The development of a new system of healing is part of the global process of hybridization of cultures, accelerated by massive transnational migration. To depict both the danger and the generativity of the transformations of which Cambodian refugees are both agents and subjects, the study concludes by borrowing a Cambodian metaphor for giving birth: "crossing the river." Cambodians consider women post-childbirth to be weakened and vulnerable to illness, cold and wind; while the child is newly born into humanity, the mother too is reborn into a new social status. Refugees who have literally crossed the sea to settle in a new country are undergoing a similar rebirth. ACKNOWLEDGE NTS ME

I could not have carried out the study without the assistance and co-operation of the Cambodian community. In particular, I thank those who participated, giving of their time and of themselves as they shared their stories with me. Special thanks are due to my interpreter Sok, and to Dararith Kim and the second translator-transcriber (who wishes to remain anonymous). Their involvement has been significant for me personally and for the way the research proceeded and took shape. I acknowledge Sok and VuTy's son, who took some photographs on my behalf.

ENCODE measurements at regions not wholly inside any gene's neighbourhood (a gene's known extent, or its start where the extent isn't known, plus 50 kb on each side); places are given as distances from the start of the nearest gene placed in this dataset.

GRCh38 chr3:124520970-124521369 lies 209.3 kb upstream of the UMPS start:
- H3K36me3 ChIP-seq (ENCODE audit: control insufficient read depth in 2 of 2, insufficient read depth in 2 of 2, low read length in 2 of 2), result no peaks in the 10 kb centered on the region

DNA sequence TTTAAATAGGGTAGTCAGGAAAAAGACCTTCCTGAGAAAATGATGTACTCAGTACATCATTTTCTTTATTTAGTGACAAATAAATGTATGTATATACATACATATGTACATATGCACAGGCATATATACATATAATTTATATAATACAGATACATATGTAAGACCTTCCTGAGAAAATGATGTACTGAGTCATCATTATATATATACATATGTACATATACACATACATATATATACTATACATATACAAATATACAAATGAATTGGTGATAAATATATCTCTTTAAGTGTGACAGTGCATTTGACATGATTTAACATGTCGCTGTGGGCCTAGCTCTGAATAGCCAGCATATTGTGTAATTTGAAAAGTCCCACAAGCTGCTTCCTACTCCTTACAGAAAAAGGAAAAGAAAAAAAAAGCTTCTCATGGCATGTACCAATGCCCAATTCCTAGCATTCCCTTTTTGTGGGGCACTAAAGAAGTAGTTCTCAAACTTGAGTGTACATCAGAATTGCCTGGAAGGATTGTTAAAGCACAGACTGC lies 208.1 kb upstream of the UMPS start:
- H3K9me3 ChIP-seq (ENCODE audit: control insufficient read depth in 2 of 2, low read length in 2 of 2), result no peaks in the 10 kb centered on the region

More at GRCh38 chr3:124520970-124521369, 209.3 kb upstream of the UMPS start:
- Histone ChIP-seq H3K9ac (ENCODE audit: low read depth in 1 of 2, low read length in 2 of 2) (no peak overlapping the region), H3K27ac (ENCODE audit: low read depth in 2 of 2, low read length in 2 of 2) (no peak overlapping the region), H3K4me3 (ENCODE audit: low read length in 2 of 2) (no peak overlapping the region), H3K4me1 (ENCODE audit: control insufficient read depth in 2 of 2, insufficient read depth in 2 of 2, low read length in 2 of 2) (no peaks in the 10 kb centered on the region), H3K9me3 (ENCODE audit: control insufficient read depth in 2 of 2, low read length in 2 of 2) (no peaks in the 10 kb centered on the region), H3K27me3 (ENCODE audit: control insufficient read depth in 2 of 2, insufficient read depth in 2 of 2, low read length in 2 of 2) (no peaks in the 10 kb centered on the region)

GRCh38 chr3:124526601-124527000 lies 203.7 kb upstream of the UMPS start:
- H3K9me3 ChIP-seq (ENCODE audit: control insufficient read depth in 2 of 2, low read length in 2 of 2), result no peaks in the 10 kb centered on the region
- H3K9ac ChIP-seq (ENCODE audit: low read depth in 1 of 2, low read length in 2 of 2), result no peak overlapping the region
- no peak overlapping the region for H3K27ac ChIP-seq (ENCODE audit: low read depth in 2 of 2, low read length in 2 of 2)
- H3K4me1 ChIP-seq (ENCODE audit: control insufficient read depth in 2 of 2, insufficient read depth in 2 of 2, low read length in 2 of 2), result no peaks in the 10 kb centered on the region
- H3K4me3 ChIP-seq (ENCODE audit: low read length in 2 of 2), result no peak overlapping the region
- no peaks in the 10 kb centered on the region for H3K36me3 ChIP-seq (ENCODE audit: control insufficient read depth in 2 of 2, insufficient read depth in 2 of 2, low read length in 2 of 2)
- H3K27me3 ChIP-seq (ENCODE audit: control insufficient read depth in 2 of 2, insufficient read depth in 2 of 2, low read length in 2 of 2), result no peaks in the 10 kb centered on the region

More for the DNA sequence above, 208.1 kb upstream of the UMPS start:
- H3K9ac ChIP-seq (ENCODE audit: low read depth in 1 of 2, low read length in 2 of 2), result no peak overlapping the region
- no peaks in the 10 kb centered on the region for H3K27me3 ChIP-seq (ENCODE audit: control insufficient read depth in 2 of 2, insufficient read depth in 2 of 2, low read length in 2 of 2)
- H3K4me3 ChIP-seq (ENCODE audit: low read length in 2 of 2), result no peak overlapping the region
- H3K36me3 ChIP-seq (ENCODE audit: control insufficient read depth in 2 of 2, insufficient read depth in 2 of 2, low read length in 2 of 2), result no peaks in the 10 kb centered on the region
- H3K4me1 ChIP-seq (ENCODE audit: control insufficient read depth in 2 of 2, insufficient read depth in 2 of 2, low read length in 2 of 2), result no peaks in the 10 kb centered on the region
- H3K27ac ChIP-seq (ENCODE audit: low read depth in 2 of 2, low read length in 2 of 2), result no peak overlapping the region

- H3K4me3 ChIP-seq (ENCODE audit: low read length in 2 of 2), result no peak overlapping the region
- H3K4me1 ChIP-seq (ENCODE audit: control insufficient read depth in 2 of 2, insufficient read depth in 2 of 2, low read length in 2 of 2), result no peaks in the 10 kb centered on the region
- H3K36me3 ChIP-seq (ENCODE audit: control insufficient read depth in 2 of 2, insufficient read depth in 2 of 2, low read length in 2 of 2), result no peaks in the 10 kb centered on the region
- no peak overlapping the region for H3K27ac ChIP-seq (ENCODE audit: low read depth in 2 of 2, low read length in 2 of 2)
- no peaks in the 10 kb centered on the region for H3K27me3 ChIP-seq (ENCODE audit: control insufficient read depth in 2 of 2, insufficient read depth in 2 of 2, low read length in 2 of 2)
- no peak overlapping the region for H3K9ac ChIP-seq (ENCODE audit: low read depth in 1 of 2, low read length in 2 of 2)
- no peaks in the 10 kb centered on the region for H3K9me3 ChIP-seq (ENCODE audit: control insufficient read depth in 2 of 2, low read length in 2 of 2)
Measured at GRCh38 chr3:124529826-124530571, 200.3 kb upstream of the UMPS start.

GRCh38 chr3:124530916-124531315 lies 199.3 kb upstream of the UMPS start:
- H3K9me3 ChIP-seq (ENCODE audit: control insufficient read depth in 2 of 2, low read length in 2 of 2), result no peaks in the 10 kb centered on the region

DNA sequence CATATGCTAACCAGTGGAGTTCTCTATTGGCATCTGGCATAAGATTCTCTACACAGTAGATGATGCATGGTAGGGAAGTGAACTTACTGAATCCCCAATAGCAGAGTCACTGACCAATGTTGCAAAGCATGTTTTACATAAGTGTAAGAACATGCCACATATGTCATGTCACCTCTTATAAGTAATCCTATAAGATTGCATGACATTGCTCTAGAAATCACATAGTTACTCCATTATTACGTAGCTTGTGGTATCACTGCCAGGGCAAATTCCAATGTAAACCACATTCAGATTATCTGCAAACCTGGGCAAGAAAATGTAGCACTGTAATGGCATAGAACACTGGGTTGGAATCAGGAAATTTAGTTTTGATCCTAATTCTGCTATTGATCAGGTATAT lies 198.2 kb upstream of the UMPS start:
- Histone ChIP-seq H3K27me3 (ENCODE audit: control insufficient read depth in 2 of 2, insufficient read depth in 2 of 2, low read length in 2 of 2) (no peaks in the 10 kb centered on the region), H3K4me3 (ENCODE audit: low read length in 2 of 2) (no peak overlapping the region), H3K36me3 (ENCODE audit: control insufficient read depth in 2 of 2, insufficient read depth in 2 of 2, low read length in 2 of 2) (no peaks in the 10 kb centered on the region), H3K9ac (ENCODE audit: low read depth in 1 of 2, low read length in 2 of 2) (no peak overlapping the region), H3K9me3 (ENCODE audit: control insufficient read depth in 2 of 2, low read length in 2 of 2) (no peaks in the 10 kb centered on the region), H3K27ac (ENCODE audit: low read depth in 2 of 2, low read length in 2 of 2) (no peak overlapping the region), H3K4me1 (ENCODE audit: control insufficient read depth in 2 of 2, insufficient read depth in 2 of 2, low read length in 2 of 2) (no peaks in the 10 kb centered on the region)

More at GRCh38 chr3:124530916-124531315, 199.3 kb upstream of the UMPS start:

I especially acknowledge the invaluable guidance and support from my chief supervisor, Professor Margaret Trawick, and co-supervisor, Associate Professor Andrew Trlin, whose complementary skills brought to bear on the process and final product of the research. Others who have encouraged and assisted me during the four year process include: Tony Vitalis, my Head of Department, whose enthusiasm for the project was matched by his making available certain resources; Nan Kinross, for commenting on an early draft; women colleagues who cheered me along; Mrs Jean Lockhart, who proof-read the final draft; and Linda Macnamara who carried out the final formatting.